Ronnie Townsend

Sgt. Ronnie Townsend said since launching the “Spot the Cop,” ad campaign in 2015 to highlight the presence of law enforcement on buses, OCPD has increasingly installed uniformed officers to maintain a peaceful vibe on city buses.

Undercover details found to be less effective deterrent than obvious PD presence

(July 5, 2019) By providing a nightly uniformed presence on municipal buses, the Ocean City Police Department has found potentially problematic passengers tend to behave, while allowing bus drivers to focus on the road instead of problem fares.

Sgt. Ronnie Townsend said since the “Spot the Cop,” ad campaign was launched in 2015 to highlight the presence of law enforcement on buses, police have  increasingly shifted the focus from plainclothes to uniformed officers.

“Recently, we’ve been trying to do more uniforms as a preventative measure versus … catching them doing something wrong,” he said.

The cops on buses program launches around Memorial Day and was traditionally focused on the influx of recent high school graduates celebrating “senior week,” during early June.

“Once the seniors have gone, over the last couple of years, it’s actually continued on through the entire summer because the bus drivers [and] the pubic like the idea of officers on the buses,” he said.

This season about a half dozen uniformed and plainclothes officers are assigned to bus detail starting about 9:30 p.m. until bar traffic fades around 3 a.m.

“During the daytime, it’s no issues [and] everybody is happy to be here and shaking your hand,” he said. “As soon as the sun goes down, it’s a little bit different town.”

Townsend, who spends two nightshifts weekly serving in a uniformed capacity on city buses, said the first couple of hours are filled with mostly tourists going to and from the Boardwalk.

During June, the “senior week,” crowd tends to draw most of the focus, specifically earlier in the night, Townsend said.

“It makes them feel good that there’s a cop on the bus and it makes the parents feel good there’s a cop on the bus looking after their children,” he said.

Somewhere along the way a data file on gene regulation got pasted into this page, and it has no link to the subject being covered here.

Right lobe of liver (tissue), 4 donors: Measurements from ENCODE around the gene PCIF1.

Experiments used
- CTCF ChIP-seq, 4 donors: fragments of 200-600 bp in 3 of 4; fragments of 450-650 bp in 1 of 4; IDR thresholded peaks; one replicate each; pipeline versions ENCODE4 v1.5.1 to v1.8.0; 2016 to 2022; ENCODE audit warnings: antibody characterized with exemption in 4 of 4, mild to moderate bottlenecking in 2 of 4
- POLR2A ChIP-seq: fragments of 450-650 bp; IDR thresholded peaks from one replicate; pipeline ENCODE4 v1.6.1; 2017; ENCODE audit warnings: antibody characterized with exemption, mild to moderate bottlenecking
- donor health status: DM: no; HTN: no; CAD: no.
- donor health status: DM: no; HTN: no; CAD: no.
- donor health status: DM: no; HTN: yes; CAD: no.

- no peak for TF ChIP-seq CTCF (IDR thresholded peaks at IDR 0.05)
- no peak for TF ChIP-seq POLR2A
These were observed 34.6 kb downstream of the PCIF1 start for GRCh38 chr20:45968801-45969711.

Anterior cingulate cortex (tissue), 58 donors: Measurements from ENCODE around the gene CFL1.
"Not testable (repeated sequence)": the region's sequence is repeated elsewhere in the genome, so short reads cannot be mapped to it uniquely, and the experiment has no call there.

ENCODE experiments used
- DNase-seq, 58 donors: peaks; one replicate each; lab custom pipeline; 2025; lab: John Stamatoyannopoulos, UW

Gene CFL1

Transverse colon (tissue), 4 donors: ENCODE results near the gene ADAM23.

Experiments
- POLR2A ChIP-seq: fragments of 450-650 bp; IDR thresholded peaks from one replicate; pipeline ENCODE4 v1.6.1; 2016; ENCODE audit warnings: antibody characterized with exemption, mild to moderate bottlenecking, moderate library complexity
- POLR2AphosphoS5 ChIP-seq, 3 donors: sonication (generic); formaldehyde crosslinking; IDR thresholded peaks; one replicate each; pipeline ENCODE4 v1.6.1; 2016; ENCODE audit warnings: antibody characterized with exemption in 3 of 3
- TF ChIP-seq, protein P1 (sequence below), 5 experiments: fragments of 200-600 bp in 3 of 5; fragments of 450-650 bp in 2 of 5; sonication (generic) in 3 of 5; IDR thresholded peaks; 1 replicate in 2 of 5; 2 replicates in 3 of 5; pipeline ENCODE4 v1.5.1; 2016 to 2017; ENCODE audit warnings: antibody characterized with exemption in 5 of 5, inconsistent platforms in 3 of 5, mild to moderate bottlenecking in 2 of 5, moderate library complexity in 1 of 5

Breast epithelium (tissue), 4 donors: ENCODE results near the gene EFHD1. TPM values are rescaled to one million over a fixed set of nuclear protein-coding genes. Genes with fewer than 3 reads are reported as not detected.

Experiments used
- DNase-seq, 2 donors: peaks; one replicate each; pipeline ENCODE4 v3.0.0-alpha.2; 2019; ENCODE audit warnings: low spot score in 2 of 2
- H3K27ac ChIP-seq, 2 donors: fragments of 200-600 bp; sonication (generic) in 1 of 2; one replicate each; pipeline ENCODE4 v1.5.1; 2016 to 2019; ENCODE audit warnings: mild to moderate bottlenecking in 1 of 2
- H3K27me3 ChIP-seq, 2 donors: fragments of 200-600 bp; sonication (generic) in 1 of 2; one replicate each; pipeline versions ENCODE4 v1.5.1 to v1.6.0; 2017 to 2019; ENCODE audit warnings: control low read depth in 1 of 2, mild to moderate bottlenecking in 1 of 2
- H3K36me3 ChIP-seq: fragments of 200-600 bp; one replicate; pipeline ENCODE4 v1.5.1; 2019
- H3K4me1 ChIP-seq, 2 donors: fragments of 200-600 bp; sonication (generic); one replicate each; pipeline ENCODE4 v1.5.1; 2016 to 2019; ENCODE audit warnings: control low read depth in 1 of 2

Approaching midnight, the seats and aisles start to fill with J-1 students and other resort workers making their nightly trek home after a long day.

“Half of them are falling asleep on the bus because they’ve worked two and three jobs,” he said. “It’s just a sense of security and it makes them feel safe on the bus.”

Once the number of workers start to dwindle is right about when the array of popular watering holes start to empty, which provides the shift’s final task Townsend said.

“As soon as we get all the people home from the bars that ride the bus it’s not an issue for the bus drivers, or the other riders, because all the potential problem people have been put to bed for the night,” he said.

Although unexpected challenges are always a reality, Townsend has found the bus detail to be largely enjoyable.

“It’s a time to interact with the public,” he said. “We just sit there and shoot the breeze.

In his eight nightshifts of riding city buses, Townsend said he has had only one incident of note.

“I’ve only kicked one kid off the bus and that was during senior week,” he said.

Despite a uniformed police officer being stationed near the driver, Townsend said an over exuberant youth opted to throw a freshly drained beverage container out the bus window.

“Instead of charging him, I just made him get off the bus,” he said.

But by and large, Townsend said,  the sight of law enforcement tends to nip bad bus behavior in the bud.

“With us in the buses standing there and greeting them when they initially get on … it’s like an unspoken word, ‘he’s here, I’m not going to do anything,’” he said. “The ones that potentially would cause problems either wave the bus by because they see me … or they can’t find their bus pass.

 “Talking with bus drivers, it’s seemed like it’s helped with retention,” he said. “It is one less thing for the bus drivers to worry about [and] they can concentrate on driving.”

While bus driver recruitment efforts find many candidates willing to work during daylight hours, the applicant pool dwindles after the sun sets.

“You’ve got to have a special kind of temperament to ride the buses [at night] and put up with some of the shenanigans that go on,” he said. “We’re on the buses to make sure everyone has an enjoyable summer.”

Newshound striving to provide accurate and detailed coverage of topics relevant to Ocean City and Worcester County

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